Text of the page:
They are mainly swidden farmers, planting hill rice for subsistence. In recent decades, rubber and oil palm smallholdings are increasingly common, thus integrating their economic livelihood with national and global commodity cycle. For instance, the depressed global commodity prices since 2014 had a deep impact on many Temiar small holders.
Access to forest resources are crucial for both economic and socio-cultural reasons. Gathering non-timber forest produce (e.g. rattan, bamboo, etc.) provides supplementary incomes. From the socio-cultural and spiritual perspective, the Temiars rely on the forest as places of recreation and for practising religio-cultural rituals.
Until about 10 – 15 years ago, the forests surrounding the Temiar settlement in Gua Musang district remain relatively intact and not exposed to large scale timber logging.
This is due in large part to the difficult geographical terrain and also, unknown to most, the Temiars settlement were security area off-limits to the public until the early 1990s. Before that, communist insurgents active in the Thai-Malaysian border kept potential miners and loggers away from this vast Temiar-occupied customary land.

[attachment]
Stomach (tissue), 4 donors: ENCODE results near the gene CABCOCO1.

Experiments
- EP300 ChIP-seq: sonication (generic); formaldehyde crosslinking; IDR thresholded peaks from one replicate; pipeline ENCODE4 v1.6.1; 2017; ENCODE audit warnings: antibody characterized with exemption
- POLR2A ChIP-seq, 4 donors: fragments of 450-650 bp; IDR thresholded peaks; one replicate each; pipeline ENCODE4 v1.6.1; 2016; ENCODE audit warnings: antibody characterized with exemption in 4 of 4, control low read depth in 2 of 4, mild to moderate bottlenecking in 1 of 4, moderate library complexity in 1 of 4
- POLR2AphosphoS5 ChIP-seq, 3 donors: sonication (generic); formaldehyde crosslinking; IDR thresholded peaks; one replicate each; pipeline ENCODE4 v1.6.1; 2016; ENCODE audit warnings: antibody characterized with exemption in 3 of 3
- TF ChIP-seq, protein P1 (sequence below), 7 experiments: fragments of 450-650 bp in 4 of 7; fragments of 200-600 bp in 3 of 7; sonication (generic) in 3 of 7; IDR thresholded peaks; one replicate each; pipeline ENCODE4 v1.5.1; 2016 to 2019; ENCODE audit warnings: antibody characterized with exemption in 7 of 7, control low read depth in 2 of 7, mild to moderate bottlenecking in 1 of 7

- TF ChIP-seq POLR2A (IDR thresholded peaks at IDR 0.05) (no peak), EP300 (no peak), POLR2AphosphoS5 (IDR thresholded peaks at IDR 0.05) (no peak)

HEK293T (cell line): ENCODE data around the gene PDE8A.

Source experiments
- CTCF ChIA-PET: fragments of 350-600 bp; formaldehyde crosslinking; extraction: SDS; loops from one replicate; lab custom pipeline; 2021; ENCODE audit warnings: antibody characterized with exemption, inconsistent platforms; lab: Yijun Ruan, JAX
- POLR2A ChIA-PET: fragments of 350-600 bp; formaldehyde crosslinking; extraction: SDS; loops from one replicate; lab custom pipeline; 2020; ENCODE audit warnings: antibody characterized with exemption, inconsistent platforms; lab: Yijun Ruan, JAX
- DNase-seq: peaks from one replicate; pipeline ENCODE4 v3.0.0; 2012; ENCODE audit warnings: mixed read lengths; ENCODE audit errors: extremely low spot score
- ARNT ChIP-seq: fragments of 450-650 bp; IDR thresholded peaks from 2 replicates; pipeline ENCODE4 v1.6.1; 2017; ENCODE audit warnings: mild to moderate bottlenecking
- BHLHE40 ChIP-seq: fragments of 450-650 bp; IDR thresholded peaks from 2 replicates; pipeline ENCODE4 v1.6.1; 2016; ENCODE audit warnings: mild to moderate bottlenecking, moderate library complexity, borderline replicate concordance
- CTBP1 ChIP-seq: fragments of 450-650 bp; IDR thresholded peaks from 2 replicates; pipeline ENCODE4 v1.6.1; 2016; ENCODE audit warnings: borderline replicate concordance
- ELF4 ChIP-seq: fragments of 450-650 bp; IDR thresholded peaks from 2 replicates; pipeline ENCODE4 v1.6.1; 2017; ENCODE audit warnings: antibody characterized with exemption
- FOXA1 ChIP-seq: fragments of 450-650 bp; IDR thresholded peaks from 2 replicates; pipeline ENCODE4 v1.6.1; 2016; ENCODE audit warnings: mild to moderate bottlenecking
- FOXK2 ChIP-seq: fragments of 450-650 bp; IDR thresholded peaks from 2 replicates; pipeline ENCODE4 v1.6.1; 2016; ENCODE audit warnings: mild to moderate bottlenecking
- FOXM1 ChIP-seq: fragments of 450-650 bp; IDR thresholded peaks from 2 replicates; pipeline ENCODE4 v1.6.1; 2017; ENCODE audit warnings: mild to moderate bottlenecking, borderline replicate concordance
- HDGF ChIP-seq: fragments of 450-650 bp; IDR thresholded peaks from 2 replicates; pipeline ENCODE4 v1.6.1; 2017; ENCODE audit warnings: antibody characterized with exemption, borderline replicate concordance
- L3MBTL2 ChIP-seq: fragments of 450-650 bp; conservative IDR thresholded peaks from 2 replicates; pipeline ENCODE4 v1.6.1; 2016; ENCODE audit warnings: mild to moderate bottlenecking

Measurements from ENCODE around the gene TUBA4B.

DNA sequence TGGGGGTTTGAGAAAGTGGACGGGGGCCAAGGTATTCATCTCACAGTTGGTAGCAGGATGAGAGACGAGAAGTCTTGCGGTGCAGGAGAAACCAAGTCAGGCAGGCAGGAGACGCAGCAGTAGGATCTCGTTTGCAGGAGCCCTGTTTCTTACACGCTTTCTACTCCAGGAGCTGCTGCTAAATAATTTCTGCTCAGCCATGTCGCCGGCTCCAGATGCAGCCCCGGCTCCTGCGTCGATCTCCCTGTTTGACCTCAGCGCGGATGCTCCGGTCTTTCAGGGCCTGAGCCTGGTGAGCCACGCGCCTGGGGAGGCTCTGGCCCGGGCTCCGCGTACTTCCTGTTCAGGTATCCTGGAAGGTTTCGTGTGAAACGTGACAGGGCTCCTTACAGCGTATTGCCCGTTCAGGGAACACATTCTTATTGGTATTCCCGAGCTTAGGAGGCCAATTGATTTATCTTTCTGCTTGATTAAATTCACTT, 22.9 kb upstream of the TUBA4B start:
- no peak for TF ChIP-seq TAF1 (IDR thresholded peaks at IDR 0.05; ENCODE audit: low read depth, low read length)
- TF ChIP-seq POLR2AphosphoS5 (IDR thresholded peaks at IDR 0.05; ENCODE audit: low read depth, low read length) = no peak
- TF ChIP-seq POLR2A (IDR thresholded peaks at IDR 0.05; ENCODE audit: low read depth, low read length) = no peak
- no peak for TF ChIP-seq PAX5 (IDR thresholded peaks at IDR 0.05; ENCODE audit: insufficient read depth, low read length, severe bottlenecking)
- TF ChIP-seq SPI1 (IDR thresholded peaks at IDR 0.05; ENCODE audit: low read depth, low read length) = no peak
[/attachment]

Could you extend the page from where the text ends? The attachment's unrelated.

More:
Between 1950 – 1989, huge changes have taken place in the Temiar society in upper Perak and Kelantan. Because of the Emergency, traditional hamlets and settlements were regrouped into larger settlements protected by troops and barbwire, usually named as a Fort.
After Emergency ended, the jungle Forts mentioned above were renamed Pos (English: Post) and there remains some 20 such Pos in Kelantan today, e.g. Pos Pasik, Pos Simpor, Pos Belatim, Pos Bihai, Pos Pulat, Pos Tohoi, etc. Normally, there are basic public amenities such as a clinic, a primary school and sometimes a police post in a “Pos” today.
According to government records, there are 118 Orang Asli (OA) villages in Kelantan today (in Malaysia, total 853 OA villages). Only 45 have access to electricity. Government records said all of these villages have access to treated water, but ground report suggest otherwise.